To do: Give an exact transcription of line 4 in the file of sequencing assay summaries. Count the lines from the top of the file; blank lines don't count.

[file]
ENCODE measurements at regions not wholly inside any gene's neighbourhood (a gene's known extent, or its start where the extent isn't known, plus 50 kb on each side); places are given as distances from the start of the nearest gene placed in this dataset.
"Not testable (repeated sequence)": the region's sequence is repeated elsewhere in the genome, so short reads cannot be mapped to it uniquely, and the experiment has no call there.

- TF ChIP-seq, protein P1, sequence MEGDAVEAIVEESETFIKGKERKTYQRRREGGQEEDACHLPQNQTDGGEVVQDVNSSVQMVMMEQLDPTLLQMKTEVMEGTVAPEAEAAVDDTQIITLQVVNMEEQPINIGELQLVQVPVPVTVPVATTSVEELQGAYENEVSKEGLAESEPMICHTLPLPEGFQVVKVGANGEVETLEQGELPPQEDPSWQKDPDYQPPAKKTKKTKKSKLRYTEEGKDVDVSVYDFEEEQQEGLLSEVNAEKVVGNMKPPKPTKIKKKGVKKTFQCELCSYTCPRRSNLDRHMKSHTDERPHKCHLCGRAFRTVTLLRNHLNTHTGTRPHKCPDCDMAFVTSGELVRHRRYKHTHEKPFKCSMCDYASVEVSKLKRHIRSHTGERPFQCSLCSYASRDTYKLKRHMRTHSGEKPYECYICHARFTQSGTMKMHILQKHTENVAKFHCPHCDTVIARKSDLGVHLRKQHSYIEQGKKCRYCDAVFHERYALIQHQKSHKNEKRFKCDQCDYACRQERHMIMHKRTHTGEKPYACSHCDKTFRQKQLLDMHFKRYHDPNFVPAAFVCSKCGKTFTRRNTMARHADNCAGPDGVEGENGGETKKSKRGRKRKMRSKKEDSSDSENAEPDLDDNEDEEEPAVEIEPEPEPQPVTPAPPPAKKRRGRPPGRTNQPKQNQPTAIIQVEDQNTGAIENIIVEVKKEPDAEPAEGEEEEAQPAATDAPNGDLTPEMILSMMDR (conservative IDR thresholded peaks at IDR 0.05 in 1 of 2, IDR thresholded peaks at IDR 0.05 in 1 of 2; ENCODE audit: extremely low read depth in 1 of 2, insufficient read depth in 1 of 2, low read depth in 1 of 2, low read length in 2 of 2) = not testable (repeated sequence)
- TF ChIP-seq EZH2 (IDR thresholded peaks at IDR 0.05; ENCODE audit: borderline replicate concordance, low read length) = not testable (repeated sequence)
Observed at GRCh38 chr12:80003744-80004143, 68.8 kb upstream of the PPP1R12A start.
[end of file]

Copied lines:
- TF ChIP-seq EZH2 (IDR thresholded peaks at IDR 0.05; ENCODE audit: borderline replicate concordance, low read length) = not testable (repeated sequence)